Within the joint, there are different types of cartilage that protect the surfaces of the bones and allow for smooth movement. Articular cartilage refers to the cartilage that covers the bony surfaces of the joints and protects them from friction injuries during movement. Just like the bones within the joint, the articular cartilage plays an important role in weight-bearing and helps with movements such as flexing, extending, and rotating the joints.
Articular cartilage does not possess a blood supply of its own. As a result, when it suffers from injury, it does not possess the ability to heal itself.
Articular cartilage injury may be caused by a variety of conditions. These may include direct trauma to the joint, like a sudden impact sustained in a fall or a sports injury. Wear and tear on your cartilage does occur gradually as part of the aging process, but overuse injuries can cause cartilage damage as well. Overuse injuries are typically the result of excessive use of a joint over time without allotting enough time for the body to recover. Degenerative medical conditions, such as osteoarthritis, may also cause injury to the articular cartilage.
The most common symptom of an articular cartilage injury is pain that is worse on movement of the joint. There may be swelling around the joint and some redness as well, especially if there is significant underlying inflammation. The joints may be tender on examination.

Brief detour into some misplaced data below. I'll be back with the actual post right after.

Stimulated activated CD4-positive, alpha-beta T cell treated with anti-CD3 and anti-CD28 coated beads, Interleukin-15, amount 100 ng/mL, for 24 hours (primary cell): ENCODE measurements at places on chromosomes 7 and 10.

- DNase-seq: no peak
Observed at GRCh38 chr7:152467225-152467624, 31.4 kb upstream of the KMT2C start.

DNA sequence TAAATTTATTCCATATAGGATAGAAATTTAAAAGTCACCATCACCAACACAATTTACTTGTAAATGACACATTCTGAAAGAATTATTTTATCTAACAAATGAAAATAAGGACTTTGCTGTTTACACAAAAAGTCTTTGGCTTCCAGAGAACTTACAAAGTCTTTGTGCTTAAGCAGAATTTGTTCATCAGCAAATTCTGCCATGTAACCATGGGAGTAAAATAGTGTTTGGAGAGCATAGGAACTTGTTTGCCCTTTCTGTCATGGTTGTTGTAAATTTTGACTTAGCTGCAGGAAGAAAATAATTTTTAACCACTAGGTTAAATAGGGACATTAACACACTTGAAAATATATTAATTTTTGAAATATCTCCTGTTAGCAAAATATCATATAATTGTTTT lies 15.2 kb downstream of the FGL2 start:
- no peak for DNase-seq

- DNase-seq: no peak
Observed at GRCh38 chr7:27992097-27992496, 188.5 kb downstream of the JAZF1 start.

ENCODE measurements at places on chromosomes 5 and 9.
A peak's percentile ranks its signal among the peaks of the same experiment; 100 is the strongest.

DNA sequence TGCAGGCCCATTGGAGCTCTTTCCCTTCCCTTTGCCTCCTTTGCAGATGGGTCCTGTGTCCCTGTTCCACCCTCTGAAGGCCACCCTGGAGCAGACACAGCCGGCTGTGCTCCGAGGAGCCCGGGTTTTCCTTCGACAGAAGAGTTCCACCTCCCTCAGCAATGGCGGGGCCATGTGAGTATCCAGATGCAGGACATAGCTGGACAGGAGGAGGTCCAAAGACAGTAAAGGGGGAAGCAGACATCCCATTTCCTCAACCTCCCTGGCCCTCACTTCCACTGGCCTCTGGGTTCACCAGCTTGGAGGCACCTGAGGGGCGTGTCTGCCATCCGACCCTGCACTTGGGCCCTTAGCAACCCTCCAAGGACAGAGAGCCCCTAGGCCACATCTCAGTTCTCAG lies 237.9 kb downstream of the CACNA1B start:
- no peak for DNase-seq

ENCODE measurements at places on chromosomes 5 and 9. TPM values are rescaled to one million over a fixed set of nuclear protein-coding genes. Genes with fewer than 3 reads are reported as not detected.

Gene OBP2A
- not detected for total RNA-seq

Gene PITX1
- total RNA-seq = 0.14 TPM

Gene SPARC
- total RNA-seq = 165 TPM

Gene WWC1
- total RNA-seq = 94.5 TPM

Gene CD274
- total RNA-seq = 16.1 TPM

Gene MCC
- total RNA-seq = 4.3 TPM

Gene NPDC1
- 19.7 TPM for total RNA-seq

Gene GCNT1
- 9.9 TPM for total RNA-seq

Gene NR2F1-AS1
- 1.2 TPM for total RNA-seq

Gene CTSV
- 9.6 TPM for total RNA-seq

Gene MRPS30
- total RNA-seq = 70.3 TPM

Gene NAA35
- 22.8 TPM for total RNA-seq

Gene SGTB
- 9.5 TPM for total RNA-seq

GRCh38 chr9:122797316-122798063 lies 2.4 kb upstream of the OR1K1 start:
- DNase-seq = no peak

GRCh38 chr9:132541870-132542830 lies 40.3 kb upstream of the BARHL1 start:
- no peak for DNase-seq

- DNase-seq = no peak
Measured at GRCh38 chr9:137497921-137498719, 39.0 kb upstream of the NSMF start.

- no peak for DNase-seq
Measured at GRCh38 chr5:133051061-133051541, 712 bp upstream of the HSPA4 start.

Patients may report restricted or difficult movement, which can negatively impact the patient's ability to perform regular tasks. These mobility issues are because, as the degeneration or injury gets worse, small amounts of the cartilage may start to float within the joint. These are called loose bodies and can cause significant restriction of joint movement.
Most cases are diagnosed from clinical history and examination alone. Your doctor may order one or more imaging studies or tests to determine the severity of your injury. This is done in order to determine the best course of treatment for your specific condition. X-rays are not particularly useful in visualizing cartilage, but an MRI scan provides a lot more information. Another useful test is an arthroscopy, which is a procedure where a small camera attached to the end of a tube is inserted into the joint. Arthroscopy allows your doctor to examine the structures in your shoulder in a minimally invasive fashion. Arthroscopy is used to visualize the injured cartilage and determine the best course of treatment.
Conservative treatment options may help ease some of the symptoms of articular cartilage injury. Medication to help ease any inflammation and reduce pain may be prescribed or recommended. Physical therapy is extremely useful in helping patients regain their mobility. Steroid injections into the joint may help reduce inflammation.
If the condition is severe or does not respond to conservative treatment methods, surgery may be necessary. The necessary surgical procedures, such as washing out the loose bodies or shaving and shaping the cartilage, may be performed using an arthroscope.
In extreme cases of articular cartilage injury with associated bone destruction, joint replacement surgery may need to be performed. This is usually considered in the cases of hip and knee injuries or pathologies.
Following treatment for articular cartilage injuries, patients may require a period of rehabilitation before they get back to their regular routine. Patients may be advised to avoid certain activities that can trigger the injury to the cartilage yet again.